I personally feel like this concept is one of the most divisive concepts in Christianity. Some other major religions do promote forgiveness, but I’ve yet to hear of any other one that commands actively being good to your enemies. I love that about my religion, but it’s also one of the most challenging parts of being a Christian. Nothing in the entire Bible causes me to have to stretch and ask for supernatural help from the Holy Spirit more than this command. I don’t think we can do it on our own. Since we have to have help from the Holy Spirit to do it, that probably means it’s one of the most powerful things we can ever do.
What could possibly be the benefit of being good to and praying for the offenders, you might ask. Why bless the people who kidnap and/or sell children? Why pray for the perverted criminals who pay traffickers for sex from enslaved children and destroy lives?
One possibility might be that God could heal and change the hearts of those who are doing the damage, therefore decreasing the instances of sex trafficking crimes. Another possibility is that God could change the desires of the perverted people who seek out such services, thus decreasing demand. A third is the possibility that a changed criminal in this area could turn around to do tremendous good, paying for their crimes by using their knowledge of the situation from having been involved in it. They could help officers and investigators who are fighting this depraved practice.
One changed life can change the atmosphere of the entire world.
[bctt tweet=”One changed life can change the atmosphere of the entire world.” username=”Street Hope TN”]
Those of you familiar with the Bible story about Paul’s conversion can relate to what I’m saying. For those of you who are not familiar, Paul’s name used to be Saul. Before he came to Christ. he was persecuting Christians and even killing them. But once he “saw the light” and came to know the love of Jesus Christ he changed and did a complete 180. God change Saul’s name to Paul because his life change was so dramatic that his name even needed to reflect that. He became the biggest proponents of Christianity at that time and his writings fill up the New Testament. His words continue to bless and encourage Christians in their walk with God still today. One drastically changed life has impacted millions.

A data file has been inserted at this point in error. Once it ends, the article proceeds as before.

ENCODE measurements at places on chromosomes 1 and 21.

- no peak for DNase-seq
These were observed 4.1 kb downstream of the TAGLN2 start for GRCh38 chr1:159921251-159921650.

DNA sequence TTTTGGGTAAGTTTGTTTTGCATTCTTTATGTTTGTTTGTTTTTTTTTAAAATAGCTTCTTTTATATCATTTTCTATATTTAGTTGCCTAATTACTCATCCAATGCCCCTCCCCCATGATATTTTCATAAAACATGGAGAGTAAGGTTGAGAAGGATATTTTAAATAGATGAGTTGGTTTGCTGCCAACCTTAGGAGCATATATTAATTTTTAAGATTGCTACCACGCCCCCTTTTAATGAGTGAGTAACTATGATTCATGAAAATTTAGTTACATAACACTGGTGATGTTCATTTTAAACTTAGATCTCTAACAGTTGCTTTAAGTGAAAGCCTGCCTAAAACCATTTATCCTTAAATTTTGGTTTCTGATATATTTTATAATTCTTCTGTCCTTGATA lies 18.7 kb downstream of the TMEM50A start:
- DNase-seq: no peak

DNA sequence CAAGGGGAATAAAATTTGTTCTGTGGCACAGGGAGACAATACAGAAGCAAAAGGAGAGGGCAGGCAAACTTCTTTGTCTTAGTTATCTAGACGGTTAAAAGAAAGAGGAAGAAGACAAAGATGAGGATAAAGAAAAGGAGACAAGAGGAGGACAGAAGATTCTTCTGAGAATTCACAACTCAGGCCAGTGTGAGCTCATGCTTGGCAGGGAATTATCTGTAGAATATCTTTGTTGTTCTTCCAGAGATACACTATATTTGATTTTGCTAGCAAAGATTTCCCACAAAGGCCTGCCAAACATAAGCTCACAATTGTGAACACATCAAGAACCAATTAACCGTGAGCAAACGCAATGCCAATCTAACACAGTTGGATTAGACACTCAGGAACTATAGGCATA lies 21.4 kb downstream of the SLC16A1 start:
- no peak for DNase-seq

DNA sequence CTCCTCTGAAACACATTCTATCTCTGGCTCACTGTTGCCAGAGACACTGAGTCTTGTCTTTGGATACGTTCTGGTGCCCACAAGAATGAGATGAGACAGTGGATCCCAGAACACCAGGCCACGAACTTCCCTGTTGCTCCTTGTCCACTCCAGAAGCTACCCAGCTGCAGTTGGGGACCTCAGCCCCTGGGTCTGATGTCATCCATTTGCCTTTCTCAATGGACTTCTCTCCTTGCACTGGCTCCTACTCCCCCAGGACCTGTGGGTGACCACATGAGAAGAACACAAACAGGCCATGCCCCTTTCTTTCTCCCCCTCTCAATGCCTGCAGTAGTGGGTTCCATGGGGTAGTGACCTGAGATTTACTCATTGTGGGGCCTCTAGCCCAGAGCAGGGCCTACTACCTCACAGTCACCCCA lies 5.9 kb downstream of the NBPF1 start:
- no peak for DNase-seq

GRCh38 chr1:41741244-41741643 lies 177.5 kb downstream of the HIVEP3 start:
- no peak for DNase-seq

Would you join me in committing to praying for the people who are tempted to use and abuse? Let’s pray that hearts are changed and lives are committed to the Lord. No one is beyond God’s power to transform. God has a plan and purpose for every soul on this planet. Wouldn’t it be amazing to see some of the most hardened criminals become the most passionate advocates against sex trafficking?!?
You may think that sounds impossible, but my God is the God of the impossible. (Matthew 19:26)
Don’t stop advocating for the victims. Please do all you can to support ministries like Street Hope that are doing God’s work! But let’s not leave out a crucial component to healing this situation. No sin is too great for the Father to forgive. No life is so far gone that it is beyond being transformed by the Lord. He can change and use any vessel that truly repents and accepts Christ. Let’s pray that He uses all lives to further the kingdom of God.
~Volunteer Contributor, Carla Charity Yount